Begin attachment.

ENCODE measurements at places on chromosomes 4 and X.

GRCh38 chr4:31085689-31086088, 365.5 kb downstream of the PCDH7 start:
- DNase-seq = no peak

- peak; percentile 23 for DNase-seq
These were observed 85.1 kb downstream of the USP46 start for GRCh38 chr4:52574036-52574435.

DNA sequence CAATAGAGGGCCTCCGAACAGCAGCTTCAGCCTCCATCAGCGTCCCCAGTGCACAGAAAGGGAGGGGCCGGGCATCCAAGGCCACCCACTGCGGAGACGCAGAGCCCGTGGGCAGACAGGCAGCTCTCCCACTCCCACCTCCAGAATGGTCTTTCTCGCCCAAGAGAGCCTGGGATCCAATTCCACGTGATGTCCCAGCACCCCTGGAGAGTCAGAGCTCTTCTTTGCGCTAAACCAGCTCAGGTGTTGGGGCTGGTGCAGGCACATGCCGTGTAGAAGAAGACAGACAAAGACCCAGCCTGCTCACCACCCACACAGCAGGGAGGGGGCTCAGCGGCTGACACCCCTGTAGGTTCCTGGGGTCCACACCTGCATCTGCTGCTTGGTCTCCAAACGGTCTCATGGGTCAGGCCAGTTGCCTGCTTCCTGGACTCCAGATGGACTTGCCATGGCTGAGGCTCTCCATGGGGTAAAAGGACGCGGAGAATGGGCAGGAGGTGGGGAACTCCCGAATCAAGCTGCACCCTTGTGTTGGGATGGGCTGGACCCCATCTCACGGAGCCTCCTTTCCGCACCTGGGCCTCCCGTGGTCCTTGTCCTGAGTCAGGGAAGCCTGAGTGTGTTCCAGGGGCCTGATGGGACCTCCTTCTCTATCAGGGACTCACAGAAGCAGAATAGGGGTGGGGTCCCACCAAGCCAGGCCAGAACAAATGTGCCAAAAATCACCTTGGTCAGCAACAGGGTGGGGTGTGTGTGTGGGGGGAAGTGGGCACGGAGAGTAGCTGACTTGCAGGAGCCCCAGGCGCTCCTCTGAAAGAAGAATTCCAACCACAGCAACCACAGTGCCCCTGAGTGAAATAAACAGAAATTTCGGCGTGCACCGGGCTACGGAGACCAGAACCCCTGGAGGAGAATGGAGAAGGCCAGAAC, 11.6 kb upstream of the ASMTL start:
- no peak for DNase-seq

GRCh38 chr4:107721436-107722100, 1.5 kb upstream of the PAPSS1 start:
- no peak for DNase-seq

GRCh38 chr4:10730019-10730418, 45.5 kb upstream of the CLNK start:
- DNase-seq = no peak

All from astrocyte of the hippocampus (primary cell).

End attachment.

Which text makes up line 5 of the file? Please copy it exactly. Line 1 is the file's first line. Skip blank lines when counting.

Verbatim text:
These were observed 85.1 kb downstream of the USP46 start for GRCh38 chr4:52574036-52574435.